Pressure, p.s.i. lO-ZS Temperature, f F., 880-950 Catalyst/oil Wt. ratio, V6:1 to 12:1 Space velocity, #Ihn/it, 1.0 to 3.0 Oil charge, gas oil Y API 60/60 F., c ,29.0 Percent conversion, Y 65-70 Regeneration for clean oil unit Pressure, p.s.i. Y 10-25 Temperature, 'F., 1025-1150 Coke removal, percent of catalyst Weighg i A V1 Reactorfor dirty oil unit: Y Y

Pressure, psig., 10-20 flen'lperature,`- F., Y 880-930 i Catalyst/oilzwt;ratio, Y 5:l-to10:1 E :Space-velocity,'#/hr./i# 17.0 to-3`.0 Gil-charge, topped crude Y Y Y fAPI;6t )f/60YF., 15 YPercent conversion 40 Regenerator for dirtyoilunit: I

- Pressure,,p.s.i.g., V 1.0-25 Temperature, F., 1025-1150 Coke removal,I lpercent of catalyst e .Y weight, 1 Oilcleanupzonezj Temperature, F 200 m500 Catalyst/oil wt. ratio 0.5.:1: to 2.5:1 Originaloil. metal (Ni, V, Fe), p.p.m .200 Final oil metals (Ni, V, Fe), p.p.m 60

l' Certain modlcations of 'theinvention willf become apparentto thoseskilledrin the art andlthelillustrative d'etails disclosed are not tobe construed -as 'nnposing unnecessary limittions onthe' invention.l YIraimg z.

1f. -Afprocess for catalytically 'cracking al first feed stock containing catalyst'cont'amin'ating metals in a first cracking unit including a'iirst reactor and a Iiirstregenerator 'and a'second feed stock containing a lesserarnount of contaminating/metals in' a second 'cracking' unit including a second reactor and a second regenerator, there being a srnll'catalyst'loss and replacement inv the two vunits amounting to a fraction ofa percent of the vamount cirv4 culated per day, which process comprises circulating catalyst from said first reactor to said first regenerator for regeneration and back to said first reactor in admixture with said first feed stock; circulating catalyst from said second reactor to said second regenerator for regeneration and back to said secondV reactor lin admixture'with said second feed stock; passingsaid second feed stock through a hot contacting zone maintained below' cracking tcmperatures prior'to admixing same with catalyst vfrom said second regeneratorv to clean said secondl feed stock; passing a portion of the regenerated catalystv from said first regenerator into said hot contacting zone to remove contaminantsfrom-said second feed stockand provide cleaner conditions in said second unit; separating the catalyst from the cleaned second feed stock beforepassing. said feed stock to said secondreactor 'and` mixing catalyst from said hot contacting `zone with said. first feed before passing same to said irst reactor.Y Y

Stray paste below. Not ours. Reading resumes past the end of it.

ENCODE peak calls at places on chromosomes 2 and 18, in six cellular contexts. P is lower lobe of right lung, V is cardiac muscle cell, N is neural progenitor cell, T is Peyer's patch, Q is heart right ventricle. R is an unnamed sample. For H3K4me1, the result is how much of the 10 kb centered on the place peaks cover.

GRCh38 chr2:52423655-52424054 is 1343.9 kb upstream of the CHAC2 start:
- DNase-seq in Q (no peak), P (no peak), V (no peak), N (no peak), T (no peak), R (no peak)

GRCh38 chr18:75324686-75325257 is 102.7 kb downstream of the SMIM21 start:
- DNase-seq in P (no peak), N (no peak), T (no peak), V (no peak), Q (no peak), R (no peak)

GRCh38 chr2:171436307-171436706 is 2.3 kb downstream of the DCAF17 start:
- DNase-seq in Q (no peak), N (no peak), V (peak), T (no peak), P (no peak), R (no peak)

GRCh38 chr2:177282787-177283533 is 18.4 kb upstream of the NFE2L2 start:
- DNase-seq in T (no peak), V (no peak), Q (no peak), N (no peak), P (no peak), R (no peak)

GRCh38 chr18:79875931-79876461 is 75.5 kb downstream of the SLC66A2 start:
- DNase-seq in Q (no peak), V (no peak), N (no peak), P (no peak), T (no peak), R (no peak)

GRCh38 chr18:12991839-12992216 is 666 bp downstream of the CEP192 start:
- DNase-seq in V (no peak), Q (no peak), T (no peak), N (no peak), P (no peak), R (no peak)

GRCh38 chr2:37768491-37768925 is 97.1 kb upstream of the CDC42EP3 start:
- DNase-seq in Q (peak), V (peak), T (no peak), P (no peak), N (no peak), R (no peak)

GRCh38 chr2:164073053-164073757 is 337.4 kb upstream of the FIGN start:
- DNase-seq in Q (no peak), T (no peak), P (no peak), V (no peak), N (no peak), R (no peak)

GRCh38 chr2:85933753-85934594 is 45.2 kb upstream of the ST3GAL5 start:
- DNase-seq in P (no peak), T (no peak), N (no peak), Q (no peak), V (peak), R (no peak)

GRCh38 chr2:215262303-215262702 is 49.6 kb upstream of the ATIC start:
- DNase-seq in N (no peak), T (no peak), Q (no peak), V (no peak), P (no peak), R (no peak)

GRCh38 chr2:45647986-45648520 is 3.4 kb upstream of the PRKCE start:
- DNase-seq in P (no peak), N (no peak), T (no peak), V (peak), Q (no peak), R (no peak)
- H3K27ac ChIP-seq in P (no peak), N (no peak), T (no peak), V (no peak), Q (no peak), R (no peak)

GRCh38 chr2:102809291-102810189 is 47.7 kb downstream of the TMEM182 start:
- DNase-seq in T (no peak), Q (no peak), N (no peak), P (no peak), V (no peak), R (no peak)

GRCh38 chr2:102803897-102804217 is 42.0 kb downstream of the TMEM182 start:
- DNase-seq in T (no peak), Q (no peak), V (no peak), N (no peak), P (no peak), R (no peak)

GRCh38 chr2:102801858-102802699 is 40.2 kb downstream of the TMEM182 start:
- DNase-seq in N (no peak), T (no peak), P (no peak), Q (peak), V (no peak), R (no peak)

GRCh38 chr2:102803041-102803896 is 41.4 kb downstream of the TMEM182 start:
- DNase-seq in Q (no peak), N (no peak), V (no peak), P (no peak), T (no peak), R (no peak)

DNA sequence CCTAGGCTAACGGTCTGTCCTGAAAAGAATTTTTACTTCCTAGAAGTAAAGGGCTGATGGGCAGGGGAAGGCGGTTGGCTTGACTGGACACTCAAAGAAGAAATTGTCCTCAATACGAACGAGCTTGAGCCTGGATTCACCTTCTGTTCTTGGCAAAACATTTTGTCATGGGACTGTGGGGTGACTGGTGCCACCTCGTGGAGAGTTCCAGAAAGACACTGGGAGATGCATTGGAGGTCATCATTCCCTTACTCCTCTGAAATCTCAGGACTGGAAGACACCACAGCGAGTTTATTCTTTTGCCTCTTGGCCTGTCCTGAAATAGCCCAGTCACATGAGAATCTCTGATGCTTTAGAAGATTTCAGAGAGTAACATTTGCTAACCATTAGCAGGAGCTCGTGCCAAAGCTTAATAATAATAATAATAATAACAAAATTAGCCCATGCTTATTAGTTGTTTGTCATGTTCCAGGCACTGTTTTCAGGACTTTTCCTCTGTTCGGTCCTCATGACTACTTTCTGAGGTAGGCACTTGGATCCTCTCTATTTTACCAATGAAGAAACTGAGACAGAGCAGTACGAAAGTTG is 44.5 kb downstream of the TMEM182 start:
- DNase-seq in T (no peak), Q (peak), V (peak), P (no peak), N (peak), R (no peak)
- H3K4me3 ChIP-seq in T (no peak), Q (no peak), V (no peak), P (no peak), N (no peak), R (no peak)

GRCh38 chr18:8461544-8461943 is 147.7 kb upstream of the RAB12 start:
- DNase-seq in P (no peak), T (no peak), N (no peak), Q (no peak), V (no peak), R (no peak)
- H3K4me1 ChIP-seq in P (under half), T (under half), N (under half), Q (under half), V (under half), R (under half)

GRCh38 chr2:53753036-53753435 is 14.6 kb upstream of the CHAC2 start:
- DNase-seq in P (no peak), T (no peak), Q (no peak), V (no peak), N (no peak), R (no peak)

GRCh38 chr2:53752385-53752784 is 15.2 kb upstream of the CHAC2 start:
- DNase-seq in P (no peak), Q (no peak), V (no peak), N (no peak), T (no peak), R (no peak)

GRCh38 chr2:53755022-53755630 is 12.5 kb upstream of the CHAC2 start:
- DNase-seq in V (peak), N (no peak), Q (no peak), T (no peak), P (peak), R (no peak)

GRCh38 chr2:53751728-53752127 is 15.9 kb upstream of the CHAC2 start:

2. The process ofclaim 1 wherein a portion of the regenerated catalyst from the second regenerator is also passed to .saidhot contacting zone; deactivated catalyst is removed from said -irst unit and kdisearded;.and new .cata- -lyst is supplied to said second unitrto replace the catalyst lost from the two units.

3. The process of claim 2 wherein a-slurry Yis formed of said first feed'and catalyst from .said contacting zone.

4. The process of claim 1j wherein said first .feed stock comprises aftopped crude, said second'feed stockcomprises a gas oil, and said catalyst comprises silica-alumina. 5.. The process of claim 4 wherein said second feed is contacted with the c catalyst inV said hot contacting zone at a temperature in the range of -200to 800 F.-

6. Hydrocarbon cracking apparatus: for cracking two Y different hydrocarbon feeds comprising in combination. a

first catalytic cracking unit including a. first reactor having means-for introducing a-.tirst hydrocarbon feed and a tirst regenerator with meansafor circulating used, catalyst from said-first reactor to said first regenerator andrcgenerated catalyst from said. irst regeneratorto said.` rst reactor; a second catalytic cracking including a second reactor having'means for introducing a second hydrocarbon feed and a second regenerator vWithmeans for circulating used catalyst from said second' reactor to .saidsecf ond 'regenerator and regenerated catalyst from ysaid second regenerator tosaid second reactor; a catalyst-hydrocarbon contacting, chamber havingmeansf for.l introducing catalyst vfrom saidrst regenerator, means forf. introducing said second feed, land means Yfor separating feedfrom catalyst therein; means for passing treated second feedfrom said 'chamber'to said second. reactor; andrmeans forpassing catalystfrom said chamber to saidzrst'reactor.

' .7. The apparatusof claim 6' including. meansl for -withdrawing and discarding deactivated catalyst. from said first unit; meansfor` introducingnew make-upcatalyst to said second unit; and means. forpassingcatalyst fromssaidrsecond regenerator: to saidL contacting chamber.

8. The'. apparatus of claim. 6g including` aslurry Vforming. chamber with meansforpassing. catalyst. thereto from said contacting chamber and'. means" forv passingi said' first hydrocarbon. fecdthereto -priorrto passing same to said rstreactor. Y